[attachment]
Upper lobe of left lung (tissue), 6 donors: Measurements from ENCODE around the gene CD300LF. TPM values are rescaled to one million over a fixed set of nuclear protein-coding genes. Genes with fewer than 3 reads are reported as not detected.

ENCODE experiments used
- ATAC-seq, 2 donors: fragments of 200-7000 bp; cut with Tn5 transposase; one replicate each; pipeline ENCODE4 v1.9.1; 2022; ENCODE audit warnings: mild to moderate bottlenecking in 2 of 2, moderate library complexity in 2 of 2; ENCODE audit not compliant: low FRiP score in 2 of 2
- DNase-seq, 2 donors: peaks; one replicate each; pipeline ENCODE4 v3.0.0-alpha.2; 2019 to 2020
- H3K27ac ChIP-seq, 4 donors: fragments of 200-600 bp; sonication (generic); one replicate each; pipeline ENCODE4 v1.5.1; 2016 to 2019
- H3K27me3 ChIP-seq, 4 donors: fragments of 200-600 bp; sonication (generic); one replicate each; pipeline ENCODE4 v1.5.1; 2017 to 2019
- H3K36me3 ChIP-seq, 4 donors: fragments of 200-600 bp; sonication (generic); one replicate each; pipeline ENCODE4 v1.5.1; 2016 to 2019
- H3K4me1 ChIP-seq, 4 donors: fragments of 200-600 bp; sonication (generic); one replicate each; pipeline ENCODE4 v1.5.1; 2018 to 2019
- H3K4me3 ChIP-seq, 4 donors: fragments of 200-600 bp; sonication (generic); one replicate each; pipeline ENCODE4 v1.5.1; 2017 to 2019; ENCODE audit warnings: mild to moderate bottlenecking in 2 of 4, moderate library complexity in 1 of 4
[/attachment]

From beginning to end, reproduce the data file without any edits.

Upper lobe of left lung (tissue), 6 donors: Measurements from ENCODE around the gene CD300LF. TPM values are rescaled to one million over a fixed set of nuclear protein-coding genes. Genes with fewer than 3 reads are reported as not detected.

ENCODE experiments used
- ATAC-seq, 2 donors: fragments of 200-7000 bp; cut with Tn5 transposase; one replicate each; pipeline ENCODE4 v1.9.1; 2022; ENCODE audit warnings: mild to moderate bottlenecking in 2 of 2, moderate library complexity in 2 of 2; ENCODE audit not compliant: low FRiP score in 2 of 2
- DNase-seq, 2 donors: peaks; one replicate each; pipeline ENCODE4 v3.0.0-alpha.2; 2019 to 2020
- H3K27ac ChIP-seq, 4 donors: fragments of 200-600 bp; sonication (generic); one replicate each; pipeline ENCODE4 v1.5.1; 2016 to 2019
- H3K27me3 ChIP-seq, 4 donors: fragments of 200-600 bp; sonication (generic); one replicate each; pipeline ENCODE4 v1.5.1; 2017 to 2019
- H3K36me3 ChIP-seq, 4 donors: fragments of 200-600 bp; sonication (generic); one replicate each; pipeline ENCODE4 v1.5.1; 2016 to 2019
- H3K4me1 ChIP-seq, 4 donors: fragments of 200-600 bp; sonication (generic); one replicate each; pipeline ENCODE4 v1.5.1; 2018 to 2019
- H3K4me3 ChIP-seq, 4 donors: fragments of 200-600 bp; sonication (generic); one replicate each; pipeline ENCODE4 v1.5.1; 2017 to 2019; ENCODE audit warnings: mild to moderate bottlenecking in 2 of 4, moderate library complexity in 1 of 4